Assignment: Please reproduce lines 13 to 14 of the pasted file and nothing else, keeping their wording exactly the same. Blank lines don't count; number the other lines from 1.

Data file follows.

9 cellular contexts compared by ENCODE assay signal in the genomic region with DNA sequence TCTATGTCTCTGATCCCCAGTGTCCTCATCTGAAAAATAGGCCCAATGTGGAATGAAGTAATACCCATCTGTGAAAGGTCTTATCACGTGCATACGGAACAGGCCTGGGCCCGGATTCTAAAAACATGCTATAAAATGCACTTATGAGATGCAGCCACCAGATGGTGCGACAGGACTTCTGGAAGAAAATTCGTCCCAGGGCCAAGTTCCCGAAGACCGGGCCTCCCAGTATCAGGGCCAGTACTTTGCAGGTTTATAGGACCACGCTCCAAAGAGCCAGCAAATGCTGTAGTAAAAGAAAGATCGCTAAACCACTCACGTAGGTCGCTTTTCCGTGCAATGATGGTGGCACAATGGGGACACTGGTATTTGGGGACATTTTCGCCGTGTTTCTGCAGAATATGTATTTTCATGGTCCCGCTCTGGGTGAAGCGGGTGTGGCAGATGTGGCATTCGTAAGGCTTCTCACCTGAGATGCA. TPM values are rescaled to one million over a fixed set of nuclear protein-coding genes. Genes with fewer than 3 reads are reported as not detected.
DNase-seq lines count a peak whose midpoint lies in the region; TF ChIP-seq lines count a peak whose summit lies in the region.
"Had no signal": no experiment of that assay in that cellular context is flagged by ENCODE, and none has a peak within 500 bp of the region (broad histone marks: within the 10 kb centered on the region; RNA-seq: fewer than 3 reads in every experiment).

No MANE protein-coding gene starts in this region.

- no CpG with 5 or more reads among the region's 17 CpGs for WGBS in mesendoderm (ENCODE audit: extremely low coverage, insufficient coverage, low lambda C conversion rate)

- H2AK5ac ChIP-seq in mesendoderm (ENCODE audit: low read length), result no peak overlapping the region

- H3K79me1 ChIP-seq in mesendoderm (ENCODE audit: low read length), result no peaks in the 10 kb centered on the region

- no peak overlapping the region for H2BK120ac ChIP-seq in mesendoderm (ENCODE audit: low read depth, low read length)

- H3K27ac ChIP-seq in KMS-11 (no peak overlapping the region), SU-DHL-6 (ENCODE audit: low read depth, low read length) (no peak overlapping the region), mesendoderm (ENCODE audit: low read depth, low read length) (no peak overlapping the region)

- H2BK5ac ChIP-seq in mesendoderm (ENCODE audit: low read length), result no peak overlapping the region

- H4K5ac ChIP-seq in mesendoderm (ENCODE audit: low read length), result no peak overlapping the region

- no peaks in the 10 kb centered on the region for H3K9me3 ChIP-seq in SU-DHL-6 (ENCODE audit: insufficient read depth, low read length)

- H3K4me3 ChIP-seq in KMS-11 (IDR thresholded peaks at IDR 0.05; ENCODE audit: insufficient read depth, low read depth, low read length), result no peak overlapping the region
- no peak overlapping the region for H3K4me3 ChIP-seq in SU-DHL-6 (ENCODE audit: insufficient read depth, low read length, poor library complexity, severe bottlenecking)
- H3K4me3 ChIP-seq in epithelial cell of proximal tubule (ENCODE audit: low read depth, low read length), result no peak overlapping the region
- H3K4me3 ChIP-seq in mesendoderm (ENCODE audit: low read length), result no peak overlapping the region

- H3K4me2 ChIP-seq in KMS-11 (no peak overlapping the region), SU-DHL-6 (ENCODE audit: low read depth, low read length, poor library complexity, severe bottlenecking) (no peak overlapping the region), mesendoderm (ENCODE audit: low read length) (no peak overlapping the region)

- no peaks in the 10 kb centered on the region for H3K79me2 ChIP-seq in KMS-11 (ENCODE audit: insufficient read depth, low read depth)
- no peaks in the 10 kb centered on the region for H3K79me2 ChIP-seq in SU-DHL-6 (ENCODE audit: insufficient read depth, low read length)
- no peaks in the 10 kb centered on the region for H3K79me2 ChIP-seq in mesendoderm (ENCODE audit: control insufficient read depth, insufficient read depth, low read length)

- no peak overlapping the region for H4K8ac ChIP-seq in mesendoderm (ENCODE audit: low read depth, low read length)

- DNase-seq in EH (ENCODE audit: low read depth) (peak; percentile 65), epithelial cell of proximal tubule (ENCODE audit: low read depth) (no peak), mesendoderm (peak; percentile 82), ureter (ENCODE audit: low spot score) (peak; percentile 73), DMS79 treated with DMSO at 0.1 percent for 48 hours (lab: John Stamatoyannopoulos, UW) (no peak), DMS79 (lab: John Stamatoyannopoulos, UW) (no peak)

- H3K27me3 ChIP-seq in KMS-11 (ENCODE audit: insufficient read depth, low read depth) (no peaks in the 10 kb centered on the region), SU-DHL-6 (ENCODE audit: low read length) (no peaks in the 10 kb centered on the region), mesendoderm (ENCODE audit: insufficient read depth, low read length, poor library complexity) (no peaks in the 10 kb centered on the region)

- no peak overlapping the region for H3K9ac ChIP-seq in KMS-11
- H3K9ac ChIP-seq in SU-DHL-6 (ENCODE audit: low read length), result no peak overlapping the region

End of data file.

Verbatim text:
- H3K4me3 ChIP-seq in KMS-11 (IDR thresholded peaks at IDR 0.05; ENCODE audit: insufficient read depth, low read depth, low read length), result no peak overlapping the region
- no peak overlapping the region for H3K4me3 ChIP-seq in SU-DHL-6 (ENCODE audit: insufficient read depth, low read length, poor library complexity, severe bottlenecking)